Disclaimer: this review was originally posted in French on Audiofanzine.fr. With their kind permission we translated the text to English and published here for you to enjoy.
Audiofanzine recently tested the DT1770 Pro, and in the box it was shipped in, Beyerdynamic slipped us another set of headphones, the T1 2nd generation. These are a semi-open model, and at a price of around €1000, fall more into the Hi-Fi headphone range provided in the German manufacturer’s catalogue. But because we at Audiofanzine are open-minded, we took a listen and tasted the forbidden fruit…and here’s the verdict.
When we look more closely, this T1 2nd generation greatly resembles our good old DT 880 Pro to which we will compare. It has a fairly similar appearance, is circumaural and semi-open…The only real revelation that we are dealing with Hi-Fi headphones is the detachable cable connected to each earpiece (with mini-jacks), and not just on the left as with the DT 880 Pro. In Hi-Fi, we like things to be very symmetrical, is there a problem with that?
As for its technical specifications, the T1 boasts a 600-ohm impedance compared to 250 for the DT 880 Pro, and they are noticeably heavier (440 g compared to 295). Tesla technology is inside (It’s the “T” in “T1”), promising to deliver all the bells and whistles to the listener. Note the presence of a hard storage case for your precious, which lends itself to the equipment’s upscale character. At this price, you’d better take care of it!
A 3-meter long cable is provided, and is wrapped with textile, making it fairly rigid. We bet that this will help it endure the test of time a little better. An optional cable is also available with an XLR 4-point connector instead of a 6.35mm jack, which can be used to connect symmetrically to the headphone amp. Don’t get too excited, as you will still have to pay the modest sum of €149 to obtain this special cable, which is about the price of a DT 770!
Like the DT 1770 Pro recently tested on your favourite site, the T1 2nd Gen’s construction quality is irreproachable. It feels very sturdy due to the materials used and its assembly. It has an amazing appearance and beside it, the DT 880 Pro seems a bit “rough”, maybe even a little “cheap”. The T1’s finish is truly excellent, and there is no doubt that we are dealing with top of the line headphones. As for comfort, they’re in the same vein as other Beyerdynamic models, which means they are very comfortable, and we can say that they’ll never hurt your head even after being worn for many hours. The materials feel great, but we will have to wait to see if they become too hot in the summer. Considering the current winter temperatures, it’s difficult to comment on it now!
THE T1 HAS SOME GUTS!
Since testing AKG’s K812, we have created a new protocol in order to perform classical comparative listening. With valuable assistance from our partner, Sonarworks, we are pleased to provide you with precise frequency response curves and harmonic distortion rates provided by professionals, who perform this function every day in their laboratory. And because they have a wealth of experience, their valuable opinion about the headphones will also be provided to you. Isn’t life grand?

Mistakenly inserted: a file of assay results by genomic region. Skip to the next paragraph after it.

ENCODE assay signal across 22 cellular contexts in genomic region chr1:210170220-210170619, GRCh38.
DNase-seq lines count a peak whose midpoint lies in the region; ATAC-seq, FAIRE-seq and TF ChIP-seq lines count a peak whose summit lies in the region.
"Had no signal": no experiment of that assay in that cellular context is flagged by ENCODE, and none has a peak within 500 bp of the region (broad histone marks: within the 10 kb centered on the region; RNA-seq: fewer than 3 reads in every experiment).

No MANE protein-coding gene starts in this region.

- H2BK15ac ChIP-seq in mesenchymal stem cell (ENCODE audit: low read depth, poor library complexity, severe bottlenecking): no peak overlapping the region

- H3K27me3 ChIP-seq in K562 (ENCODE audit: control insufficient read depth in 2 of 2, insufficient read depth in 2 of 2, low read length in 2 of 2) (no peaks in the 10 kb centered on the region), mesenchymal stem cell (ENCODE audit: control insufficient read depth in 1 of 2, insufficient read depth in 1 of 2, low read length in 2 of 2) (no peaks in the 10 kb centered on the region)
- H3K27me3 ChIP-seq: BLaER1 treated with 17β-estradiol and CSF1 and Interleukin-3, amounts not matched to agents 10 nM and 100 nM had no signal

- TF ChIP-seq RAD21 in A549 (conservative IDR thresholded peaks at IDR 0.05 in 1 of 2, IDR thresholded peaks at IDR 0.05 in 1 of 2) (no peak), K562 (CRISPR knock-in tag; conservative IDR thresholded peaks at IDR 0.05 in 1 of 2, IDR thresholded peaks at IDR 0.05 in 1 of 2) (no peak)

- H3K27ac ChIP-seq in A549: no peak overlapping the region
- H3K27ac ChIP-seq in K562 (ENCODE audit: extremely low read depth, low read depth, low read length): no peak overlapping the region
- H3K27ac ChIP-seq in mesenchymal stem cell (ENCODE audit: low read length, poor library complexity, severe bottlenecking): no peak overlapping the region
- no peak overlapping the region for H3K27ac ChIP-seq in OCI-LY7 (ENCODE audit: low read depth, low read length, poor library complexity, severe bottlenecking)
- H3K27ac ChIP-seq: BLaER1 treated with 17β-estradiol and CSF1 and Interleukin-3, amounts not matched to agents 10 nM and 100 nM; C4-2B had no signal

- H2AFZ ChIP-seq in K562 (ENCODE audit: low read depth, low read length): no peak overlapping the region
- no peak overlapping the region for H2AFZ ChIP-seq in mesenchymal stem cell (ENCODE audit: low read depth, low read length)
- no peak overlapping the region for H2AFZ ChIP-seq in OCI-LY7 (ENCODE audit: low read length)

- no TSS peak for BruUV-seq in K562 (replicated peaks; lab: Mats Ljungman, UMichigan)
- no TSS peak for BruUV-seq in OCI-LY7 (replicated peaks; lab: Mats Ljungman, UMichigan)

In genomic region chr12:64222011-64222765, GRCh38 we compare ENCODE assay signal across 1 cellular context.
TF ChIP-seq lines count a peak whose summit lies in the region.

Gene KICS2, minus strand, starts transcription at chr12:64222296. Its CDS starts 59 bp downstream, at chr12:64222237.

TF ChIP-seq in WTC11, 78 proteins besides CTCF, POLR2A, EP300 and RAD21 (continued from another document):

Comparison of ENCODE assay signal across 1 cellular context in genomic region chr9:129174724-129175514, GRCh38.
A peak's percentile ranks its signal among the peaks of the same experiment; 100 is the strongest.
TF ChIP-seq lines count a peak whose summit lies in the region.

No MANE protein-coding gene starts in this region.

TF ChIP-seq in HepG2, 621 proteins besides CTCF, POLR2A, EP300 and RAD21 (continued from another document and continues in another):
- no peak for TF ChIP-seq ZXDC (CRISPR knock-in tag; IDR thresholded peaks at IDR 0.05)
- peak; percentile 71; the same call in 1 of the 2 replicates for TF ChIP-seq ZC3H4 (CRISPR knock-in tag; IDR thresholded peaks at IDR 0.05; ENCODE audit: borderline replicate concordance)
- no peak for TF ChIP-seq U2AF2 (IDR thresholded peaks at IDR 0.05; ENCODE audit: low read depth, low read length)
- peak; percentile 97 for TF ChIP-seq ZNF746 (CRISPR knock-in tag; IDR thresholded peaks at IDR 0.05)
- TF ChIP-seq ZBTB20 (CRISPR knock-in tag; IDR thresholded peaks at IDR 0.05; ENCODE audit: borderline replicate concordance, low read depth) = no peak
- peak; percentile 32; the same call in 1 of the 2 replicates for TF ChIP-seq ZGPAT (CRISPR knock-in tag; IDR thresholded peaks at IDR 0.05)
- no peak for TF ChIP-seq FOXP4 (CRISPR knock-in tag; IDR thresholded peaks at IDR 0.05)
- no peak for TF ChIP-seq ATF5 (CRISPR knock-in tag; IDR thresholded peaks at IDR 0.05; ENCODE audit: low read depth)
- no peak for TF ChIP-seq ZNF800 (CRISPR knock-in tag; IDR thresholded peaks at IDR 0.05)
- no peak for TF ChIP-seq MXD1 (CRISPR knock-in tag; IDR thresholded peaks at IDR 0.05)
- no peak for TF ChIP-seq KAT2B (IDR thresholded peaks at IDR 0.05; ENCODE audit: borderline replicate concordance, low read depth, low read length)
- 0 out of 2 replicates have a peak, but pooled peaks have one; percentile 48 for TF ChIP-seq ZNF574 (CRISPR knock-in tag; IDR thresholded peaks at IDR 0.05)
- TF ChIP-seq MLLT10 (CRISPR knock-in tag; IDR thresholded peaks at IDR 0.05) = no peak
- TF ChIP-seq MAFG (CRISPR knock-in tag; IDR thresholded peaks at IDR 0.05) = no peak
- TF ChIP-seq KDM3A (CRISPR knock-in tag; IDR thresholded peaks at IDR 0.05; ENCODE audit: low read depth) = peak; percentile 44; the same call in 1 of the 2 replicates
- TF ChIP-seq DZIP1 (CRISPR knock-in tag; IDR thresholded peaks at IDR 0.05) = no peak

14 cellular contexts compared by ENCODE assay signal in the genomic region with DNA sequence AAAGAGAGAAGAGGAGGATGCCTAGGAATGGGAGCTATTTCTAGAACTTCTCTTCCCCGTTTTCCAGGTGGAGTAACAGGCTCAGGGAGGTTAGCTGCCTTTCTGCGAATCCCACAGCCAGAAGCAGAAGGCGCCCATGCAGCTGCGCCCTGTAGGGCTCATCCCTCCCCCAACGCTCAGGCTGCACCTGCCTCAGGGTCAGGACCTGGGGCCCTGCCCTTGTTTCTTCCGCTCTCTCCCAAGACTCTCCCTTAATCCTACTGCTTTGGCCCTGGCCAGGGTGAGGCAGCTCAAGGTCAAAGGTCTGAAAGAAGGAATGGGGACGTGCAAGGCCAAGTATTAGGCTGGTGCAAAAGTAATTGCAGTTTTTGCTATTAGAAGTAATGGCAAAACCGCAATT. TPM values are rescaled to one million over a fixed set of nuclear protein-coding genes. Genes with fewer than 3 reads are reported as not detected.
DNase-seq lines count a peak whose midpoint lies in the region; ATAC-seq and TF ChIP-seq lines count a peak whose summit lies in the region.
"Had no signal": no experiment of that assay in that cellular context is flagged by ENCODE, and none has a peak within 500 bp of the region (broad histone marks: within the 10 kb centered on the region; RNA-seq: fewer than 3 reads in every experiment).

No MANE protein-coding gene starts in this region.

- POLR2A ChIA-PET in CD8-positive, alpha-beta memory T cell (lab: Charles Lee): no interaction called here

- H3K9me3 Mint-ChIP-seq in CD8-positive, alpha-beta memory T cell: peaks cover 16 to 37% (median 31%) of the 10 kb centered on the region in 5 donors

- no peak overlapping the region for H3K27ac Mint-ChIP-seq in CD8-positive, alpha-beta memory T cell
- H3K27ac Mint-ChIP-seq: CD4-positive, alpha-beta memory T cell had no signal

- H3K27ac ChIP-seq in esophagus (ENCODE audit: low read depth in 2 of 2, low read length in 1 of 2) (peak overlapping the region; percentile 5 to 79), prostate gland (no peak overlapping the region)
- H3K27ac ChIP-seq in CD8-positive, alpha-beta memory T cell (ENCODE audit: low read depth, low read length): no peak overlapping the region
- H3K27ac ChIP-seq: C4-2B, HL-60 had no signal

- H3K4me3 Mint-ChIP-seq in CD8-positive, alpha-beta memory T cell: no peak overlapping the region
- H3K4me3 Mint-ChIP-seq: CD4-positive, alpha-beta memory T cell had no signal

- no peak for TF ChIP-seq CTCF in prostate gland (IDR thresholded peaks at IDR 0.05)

We begin with the T1 2nd Generation’s frequency response, followed by the DT 880 Pro’s:
Let’s divide the curve into two parts: what’s below 1 kHz, and what’s above. In the lower portion, covering the low mid-range and the bass line, we found that the T1 holds its own with only a 2dB deviation between 100 Hz and 1 kHz, which is still pretty good. Also, at -6 dB, these headphones can drop much lower than their little brother the DT 880 Pro (-2 dB at 55 Hz), which is relatively poor in low frequencies. The T1 therefore quietly wins the battle of the lower spectrum, against the DT 880 Pro, which is relatively linear.
For frequencies above 1 kHz, it’s another story however. The T1 keeps the Beyerdynamic footprint, but exaggerates all the traits. There’s a big spike at 10 kHz, ranging up to +12 dB (!) while it doesn’t exceed +7 dB on the DT 880 Pro, which is well endowed in this area. At the same time, the fairly typical 4 kHz dip (it can be found in the DT 770 and the DT 1770, remember), is slightly displaced near 3 kHz on the T1 with a drop ranging up to -5 dB, while the DT 880 Pro is more discreet (-2 dB at 4kHz).
It’s in this upper end of the spectrum where we find the sound may be more enjoyable to hear at first, thanks to the spike at 10 kHz, giving the impression of having a more detailed sound, and the dip at 3 kHz which helps make the sound seem sometimes less “hard”. But this strong deviation might be a handicap during the mixing stage, and may cause home-studio owners to under-dose the high frequencies or the high-mids if they let the T1 take them over. It may be preferable to work with more linear headphones, in order to best avoid surprises when dealing with monitors or any other sound reproduction system.